Originally Posted by benice
Totally agree with this. While I like choice and not paying for too much junk TV channel, I too appreciate the element of randomness you can get with always-on TV channels. If every bit of TV and movie we watch becomes a '1-click app to buy' the way iTunes is set up now it takes away the joy of discovering unexpected things and the idea that a night on the couch can still be cheap entertainment sometimes.
That's why I think pay-per-minute solutions work. Subscriptions make it difficult for the content providers to get the revenue they deserve but if a publisher is only paid for the minutes of their shows being watched then it makes it fair.
If a documentary was on iTunes for example, it would start playing just like on TV but you'd be charged 3c per minute. If after 5 minutes, you decided it wasn't for you, you'll only get charged 15c. If you keep watching, you would only be paying as much as the show would be to rent - i.e you pay about 90c for a TV show.
The pay-per-minute rate can drop the more you watch so that by the time you have consumed 10 hours of media, it drops to 1.5c per minute. The first 10 hours would cost you $18. This would perhaps be 5 days of TV.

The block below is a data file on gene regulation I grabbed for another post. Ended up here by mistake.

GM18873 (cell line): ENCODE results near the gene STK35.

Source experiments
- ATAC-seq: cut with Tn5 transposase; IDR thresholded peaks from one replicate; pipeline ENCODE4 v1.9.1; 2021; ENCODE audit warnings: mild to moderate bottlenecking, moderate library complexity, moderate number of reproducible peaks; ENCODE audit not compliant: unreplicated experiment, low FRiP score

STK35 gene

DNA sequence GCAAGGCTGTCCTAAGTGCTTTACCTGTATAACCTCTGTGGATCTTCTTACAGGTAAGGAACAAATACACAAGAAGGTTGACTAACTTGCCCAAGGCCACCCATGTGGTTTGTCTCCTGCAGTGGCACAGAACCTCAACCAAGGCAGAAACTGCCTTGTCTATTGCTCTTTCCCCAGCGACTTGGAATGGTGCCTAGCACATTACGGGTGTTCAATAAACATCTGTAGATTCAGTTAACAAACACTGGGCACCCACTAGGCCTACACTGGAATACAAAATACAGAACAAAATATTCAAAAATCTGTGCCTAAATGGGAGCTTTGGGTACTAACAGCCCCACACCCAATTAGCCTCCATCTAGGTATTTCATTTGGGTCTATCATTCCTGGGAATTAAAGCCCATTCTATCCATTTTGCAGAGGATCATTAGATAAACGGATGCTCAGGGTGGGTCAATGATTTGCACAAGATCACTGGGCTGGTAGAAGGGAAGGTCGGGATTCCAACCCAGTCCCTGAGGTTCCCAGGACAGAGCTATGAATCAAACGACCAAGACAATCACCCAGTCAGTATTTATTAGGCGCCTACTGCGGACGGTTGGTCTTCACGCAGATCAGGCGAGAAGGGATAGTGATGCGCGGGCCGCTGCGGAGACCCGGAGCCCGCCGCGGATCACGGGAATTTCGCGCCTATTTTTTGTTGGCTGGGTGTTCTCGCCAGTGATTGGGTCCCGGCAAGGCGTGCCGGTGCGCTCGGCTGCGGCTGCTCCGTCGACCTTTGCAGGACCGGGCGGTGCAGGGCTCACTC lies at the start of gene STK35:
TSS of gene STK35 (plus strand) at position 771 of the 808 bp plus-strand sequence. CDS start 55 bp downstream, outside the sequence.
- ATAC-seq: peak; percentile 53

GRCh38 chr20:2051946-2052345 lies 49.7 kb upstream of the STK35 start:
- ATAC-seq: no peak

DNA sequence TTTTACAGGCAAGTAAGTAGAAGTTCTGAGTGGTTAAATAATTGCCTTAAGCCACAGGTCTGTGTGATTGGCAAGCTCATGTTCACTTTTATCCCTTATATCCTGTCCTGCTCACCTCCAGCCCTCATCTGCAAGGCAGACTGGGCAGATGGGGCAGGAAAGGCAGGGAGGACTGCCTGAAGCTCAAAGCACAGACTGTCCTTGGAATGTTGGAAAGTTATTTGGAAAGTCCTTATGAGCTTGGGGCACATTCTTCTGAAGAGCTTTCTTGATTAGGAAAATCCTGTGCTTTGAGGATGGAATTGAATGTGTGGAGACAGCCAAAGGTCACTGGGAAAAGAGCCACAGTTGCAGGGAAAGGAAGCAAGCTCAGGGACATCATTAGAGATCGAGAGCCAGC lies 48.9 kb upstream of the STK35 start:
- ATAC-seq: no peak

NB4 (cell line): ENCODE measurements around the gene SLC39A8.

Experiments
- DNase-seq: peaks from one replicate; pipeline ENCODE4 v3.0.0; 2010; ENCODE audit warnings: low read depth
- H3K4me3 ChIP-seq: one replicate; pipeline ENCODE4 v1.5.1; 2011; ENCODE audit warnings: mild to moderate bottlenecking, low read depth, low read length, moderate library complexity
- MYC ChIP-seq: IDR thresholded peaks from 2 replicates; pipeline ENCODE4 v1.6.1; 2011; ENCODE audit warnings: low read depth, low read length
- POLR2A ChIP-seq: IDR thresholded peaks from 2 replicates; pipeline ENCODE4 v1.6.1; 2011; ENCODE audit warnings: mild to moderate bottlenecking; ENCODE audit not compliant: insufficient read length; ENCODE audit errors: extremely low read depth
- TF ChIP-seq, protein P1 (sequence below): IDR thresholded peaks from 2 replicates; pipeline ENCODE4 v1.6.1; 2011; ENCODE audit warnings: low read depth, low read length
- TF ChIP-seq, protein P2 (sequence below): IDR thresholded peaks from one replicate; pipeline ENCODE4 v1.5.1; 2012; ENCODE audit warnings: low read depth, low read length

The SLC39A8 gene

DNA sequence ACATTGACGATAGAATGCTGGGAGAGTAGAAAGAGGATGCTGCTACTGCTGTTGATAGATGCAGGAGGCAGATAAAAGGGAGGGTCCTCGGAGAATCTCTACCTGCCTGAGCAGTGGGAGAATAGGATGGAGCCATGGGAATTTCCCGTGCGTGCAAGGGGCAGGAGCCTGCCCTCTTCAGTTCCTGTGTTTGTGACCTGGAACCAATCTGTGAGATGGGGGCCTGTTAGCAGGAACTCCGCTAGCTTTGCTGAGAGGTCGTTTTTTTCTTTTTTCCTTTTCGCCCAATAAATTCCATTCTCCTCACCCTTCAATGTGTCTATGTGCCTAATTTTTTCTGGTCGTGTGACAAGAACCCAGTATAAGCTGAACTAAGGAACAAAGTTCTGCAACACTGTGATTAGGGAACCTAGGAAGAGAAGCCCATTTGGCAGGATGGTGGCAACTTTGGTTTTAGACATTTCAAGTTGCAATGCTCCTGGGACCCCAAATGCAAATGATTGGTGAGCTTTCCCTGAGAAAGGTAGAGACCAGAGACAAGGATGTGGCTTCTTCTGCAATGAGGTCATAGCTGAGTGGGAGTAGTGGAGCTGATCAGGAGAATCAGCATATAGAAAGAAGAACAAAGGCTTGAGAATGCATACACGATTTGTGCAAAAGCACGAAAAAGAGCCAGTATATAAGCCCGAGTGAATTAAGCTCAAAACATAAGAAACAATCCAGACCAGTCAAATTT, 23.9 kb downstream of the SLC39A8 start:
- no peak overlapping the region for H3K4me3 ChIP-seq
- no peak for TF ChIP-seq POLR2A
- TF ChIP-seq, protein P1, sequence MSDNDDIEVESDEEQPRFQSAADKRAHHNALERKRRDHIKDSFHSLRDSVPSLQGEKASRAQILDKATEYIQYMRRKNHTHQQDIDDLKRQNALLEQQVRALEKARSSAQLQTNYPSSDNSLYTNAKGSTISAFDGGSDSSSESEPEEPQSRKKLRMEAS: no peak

The subsequent 10 days would cost $18 and the rate can drop further. Hopefully to a point where you could consume as much content as you wanted within $50 per month.
The rate drops may have to be done per network/publisher though as it wouldn't be fair for one publisher to be charged at a higher rate and another at a lower rate. Ideally the system would reduce rates based on repeat business for a given publisher.
In the worst case, the highest pay-per-minute rate of 3c per minute would give you just under 28 hours per month, which is close to 1 hour per day.
The US average is something like 4.5 hours per day or 140 hours per month so that $50 plan falls short but advertisements wouldn't be counted on iTunes unlike a TV, which could be as much as 25% of the viewing time. Also, depending on how many ads were shown, that could affect the rates of some TV shows - in fact, many shows could be broadcast on iTunes for free. This is much more possible with the Netflix, Hulu etc apps for the iOS.
If Apple could even manage to cover 3 hours per day within a $50 per month price bracket (around 1c per minute average), that would have a significant impact on the way people consume media.